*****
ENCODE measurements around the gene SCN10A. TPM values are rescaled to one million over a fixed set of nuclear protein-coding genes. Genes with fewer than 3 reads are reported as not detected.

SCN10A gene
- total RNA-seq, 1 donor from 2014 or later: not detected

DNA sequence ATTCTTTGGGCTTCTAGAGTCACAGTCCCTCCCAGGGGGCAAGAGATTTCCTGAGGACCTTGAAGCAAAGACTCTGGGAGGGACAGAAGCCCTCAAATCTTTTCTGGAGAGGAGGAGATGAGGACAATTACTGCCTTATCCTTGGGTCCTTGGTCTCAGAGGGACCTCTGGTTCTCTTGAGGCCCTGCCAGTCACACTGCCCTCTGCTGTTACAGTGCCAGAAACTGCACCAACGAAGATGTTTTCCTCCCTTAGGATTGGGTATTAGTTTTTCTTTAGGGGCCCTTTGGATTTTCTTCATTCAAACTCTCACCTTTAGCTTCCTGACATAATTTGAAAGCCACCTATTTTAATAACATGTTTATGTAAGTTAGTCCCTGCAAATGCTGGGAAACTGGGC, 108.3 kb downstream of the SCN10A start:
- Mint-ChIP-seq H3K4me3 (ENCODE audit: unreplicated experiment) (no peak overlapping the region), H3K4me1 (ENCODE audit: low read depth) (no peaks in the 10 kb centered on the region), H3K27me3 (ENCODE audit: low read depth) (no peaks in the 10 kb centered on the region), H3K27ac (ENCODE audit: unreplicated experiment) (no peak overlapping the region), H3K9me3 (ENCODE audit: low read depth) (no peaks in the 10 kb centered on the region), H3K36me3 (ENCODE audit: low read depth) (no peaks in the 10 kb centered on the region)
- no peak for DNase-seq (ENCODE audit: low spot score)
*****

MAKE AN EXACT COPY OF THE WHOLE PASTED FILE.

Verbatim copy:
ENCODE measurements around the gene SCN10A. TPM values are rescaled to one million over a fixed set of nuclear protein-coding genes. Genes with fewer than 3 reads are reported as not detected.

SCN10A gene
- total RNA-seq, 1 donor from 2014 or later: not detected

DNA sequence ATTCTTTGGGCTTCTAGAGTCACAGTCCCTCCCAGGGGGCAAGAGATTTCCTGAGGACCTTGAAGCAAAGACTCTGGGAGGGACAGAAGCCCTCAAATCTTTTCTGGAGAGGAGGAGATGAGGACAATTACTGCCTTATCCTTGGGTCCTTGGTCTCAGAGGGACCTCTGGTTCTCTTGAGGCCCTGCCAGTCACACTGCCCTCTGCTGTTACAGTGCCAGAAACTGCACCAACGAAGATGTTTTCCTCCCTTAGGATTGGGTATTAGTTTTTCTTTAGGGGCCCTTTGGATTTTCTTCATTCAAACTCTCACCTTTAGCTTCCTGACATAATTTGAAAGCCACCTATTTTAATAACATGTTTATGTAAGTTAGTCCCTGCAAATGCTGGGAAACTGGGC, 108.3 kb downstream of the SCN10A start:
- Mint-ChIP-seq H3K4me3 (ENCODE audit: unreplicated experiment) (no peak overlapping the region), H3K4me1 (ENCODE audit: low read depth) (no peaks in the 10 kb centered on the region), H3K27me3 (ENCODE audit: low read depth) (no peaks in the 10 kb centered on the region), H3K27ac (ENCODE audit: unreplicated experiment) (no peak overlapping the region), H3K9me3 (ENCODE audit: low read depth) (no peaks in the 10 kb centered on the region), H3K36me3 (ENCODE audit: low read depth) (no peaks in the 10 kb centered on the region)
- no peak for DNase-seq (ENCODE audit: low spot score)